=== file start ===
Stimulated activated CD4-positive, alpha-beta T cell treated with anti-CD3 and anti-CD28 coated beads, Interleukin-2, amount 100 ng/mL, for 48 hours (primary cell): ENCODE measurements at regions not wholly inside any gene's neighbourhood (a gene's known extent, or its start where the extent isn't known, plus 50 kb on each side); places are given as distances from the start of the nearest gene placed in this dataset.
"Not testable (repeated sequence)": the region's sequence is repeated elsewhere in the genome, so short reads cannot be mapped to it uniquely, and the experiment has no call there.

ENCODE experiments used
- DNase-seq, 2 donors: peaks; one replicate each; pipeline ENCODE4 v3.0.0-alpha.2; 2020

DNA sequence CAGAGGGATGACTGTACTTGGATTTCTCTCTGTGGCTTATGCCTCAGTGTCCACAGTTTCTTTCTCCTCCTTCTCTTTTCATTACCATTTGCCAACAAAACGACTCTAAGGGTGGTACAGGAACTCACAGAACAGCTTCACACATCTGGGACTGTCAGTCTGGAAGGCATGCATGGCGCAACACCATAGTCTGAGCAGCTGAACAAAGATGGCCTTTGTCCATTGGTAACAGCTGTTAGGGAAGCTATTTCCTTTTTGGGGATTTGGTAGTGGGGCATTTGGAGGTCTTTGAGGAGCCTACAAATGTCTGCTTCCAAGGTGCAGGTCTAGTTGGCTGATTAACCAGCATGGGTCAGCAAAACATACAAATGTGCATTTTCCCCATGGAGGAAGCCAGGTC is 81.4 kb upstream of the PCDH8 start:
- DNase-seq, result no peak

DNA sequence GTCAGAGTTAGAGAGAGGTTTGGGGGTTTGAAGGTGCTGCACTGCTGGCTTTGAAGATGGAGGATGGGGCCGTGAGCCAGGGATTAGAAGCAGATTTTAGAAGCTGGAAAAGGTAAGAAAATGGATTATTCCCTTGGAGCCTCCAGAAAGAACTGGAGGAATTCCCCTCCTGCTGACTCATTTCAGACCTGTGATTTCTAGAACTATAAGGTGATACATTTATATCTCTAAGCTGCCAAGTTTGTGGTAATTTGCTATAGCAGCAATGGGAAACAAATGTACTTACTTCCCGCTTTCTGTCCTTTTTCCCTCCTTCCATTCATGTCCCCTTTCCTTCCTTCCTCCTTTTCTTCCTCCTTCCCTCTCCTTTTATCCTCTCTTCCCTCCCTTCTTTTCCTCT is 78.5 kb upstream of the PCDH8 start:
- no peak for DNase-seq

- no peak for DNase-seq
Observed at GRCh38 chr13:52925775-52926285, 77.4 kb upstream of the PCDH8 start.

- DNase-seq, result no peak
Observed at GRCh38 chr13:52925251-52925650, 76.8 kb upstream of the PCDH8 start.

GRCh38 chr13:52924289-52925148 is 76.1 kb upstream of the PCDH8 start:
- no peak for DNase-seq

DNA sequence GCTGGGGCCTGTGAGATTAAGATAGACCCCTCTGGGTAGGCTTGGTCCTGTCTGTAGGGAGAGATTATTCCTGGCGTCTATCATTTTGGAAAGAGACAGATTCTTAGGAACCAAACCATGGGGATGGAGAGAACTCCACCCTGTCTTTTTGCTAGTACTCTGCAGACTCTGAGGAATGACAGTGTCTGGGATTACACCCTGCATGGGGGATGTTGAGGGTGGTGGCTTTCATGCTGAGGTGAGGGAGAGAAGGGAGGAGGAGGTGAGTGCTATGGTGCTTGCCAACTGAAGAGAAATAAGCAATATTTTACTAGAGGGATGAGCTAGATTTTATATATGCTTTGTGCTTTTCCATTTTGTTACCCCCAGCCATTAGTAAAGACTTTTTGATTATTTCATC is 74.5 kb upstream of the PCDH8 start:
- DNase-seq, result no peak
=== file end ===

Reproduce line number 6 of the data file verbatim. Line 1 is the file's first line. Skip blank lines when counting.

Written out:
- DNase-seq, result no peak